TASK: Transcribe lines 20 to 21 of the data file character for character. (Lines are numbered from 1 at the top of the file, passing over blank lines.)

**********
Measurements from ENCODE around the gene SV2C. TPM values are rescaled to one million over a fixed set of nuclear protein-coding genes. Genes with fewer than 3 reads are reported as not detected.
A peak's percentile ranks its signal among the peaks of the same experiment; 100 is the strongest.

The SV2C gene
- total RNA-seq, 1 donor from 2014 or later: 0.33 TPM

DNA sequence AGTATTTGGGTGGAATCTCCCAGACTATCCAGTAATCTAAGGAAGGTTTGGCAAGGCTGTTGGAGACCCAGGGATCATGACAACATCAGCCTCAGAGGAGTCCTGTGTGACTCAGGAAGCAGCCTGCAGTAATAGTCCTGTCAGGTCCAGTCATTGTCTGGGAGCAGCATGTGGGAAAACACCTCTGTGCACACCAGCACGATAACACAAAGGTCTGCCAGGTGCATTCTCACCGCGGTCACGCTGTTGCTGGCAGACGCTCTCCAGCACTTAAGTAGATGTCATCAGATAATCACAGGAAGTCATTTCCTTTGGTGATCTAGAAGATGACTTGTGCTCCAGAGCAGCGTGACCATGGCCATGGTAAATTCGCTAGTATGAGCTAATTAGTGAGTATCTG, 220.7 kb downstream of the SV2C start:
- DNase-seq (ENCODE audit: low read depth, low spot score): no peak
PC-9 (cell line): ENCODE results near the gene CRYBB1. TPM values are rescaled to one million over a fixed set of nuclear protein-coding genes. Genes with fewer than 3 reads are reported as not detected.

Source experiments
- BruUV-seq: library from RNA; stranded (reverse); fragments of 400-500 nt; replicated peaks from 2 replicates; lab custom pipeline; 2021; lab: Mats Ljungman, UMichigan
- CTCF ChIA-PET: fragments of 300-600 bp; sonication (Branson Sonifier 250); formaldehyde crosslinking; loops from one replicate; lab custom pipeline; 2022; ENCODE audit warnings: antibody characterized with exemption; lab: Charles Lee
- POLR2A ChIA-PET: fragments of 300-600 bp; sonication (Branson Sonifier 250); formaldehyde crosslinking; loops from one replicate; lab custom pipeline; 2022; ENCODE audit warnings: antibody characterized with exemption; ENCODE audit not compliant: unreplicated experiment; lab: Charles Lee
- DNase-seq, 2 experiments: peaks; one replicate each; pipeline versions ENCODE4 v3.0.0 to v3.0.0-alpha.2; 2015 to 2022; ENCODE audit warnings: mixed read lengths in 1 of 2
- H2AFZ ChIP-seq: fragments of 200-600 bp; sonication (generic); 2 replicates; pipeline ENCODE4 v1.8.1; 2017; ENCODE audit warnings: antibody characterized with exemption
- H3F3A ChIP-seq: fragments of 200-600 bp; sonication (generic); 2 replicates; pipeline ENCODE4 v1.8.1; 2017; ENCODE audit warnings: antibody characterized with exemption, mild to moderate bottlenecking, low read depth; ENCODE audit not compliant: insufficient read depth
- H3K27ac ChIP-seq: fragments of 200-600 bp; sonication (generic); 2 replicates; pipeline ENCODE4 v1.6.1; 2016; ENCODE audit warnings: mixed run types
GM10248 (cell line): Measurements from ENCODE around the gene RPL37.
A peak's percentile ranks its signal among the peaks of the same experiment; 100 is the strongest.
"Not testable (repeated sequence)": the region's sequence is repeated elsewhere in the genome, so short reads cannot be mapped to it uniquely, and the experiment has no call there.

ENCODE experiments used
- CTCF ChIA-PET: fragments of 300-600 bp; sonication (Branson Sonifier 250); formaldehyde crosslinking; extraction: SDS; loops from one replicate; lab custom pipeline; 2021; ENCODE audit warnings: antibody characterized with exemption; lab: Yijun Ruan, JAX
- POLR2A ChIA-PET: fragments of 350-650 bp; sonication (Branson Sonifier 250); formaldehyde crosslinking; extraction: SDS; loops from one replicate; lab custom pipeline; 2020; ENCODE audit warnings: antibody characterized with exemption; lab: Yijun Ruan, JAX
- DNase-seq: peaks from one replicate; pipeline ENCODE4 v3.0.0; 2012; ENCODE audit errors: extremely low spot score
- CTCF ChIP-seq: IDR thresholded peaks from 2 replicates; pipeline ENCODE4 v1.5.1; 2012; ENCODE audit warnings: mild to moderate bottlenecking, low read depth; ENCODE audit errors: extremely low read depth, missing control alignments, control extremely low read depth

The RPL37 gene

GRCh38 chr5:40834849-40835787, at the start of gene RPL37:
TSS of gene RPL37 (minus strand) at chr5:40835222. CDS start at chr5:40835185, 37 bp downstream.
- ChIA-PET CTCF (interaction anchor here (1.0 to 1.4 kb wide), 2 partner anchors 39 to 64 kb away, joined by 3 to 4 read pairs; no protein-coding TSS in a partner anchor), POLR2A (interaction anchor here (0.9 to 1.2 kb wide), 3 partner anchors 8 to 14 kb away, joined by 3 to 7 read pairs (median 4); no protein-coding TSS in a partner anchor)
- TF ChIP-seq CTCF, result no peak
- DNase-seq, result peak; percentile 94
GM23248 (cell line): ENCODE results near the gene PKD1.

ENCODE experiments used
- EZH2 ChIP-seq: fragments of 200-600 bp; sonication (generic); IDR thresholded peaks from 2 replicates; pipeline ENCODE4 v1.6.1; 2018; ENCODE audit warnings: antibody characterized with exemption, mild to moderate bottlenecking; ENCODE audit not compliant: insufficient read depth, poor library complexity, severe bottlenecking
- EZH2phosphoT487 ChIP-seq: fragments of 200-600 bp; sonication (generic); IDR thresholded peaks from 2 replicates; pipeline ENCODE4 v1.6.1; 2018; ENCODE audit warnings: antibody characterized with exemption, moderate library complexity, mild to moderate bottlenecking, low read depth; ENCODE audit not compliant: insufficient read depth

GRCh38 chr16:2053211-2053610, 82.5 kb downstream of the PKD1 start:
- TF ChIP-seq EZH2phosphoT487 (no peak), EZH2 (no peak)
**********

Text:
- CTCF ChIA-PET: fragments of 300-600 bp; sonication (Branson Sonifier 250); formaldehyde crosslinking; extraction: SDS; loops from one replicate; lab custom pipeline; 2021; ENCODE audit warnings: antibody characterized with exemption; lab: Yijun Ruan, JAX
- POLR2A ChIA-PET: fragments of 350-650 bp; sonication (Branson Sonifier 250); formaldehyde crosslinking; extraction: SDS; loops from one replicate; lab custom pipeline; 2020; ENCODE audit warnings: antibody characterized with exemption; lab: Yijun Ruan, JAX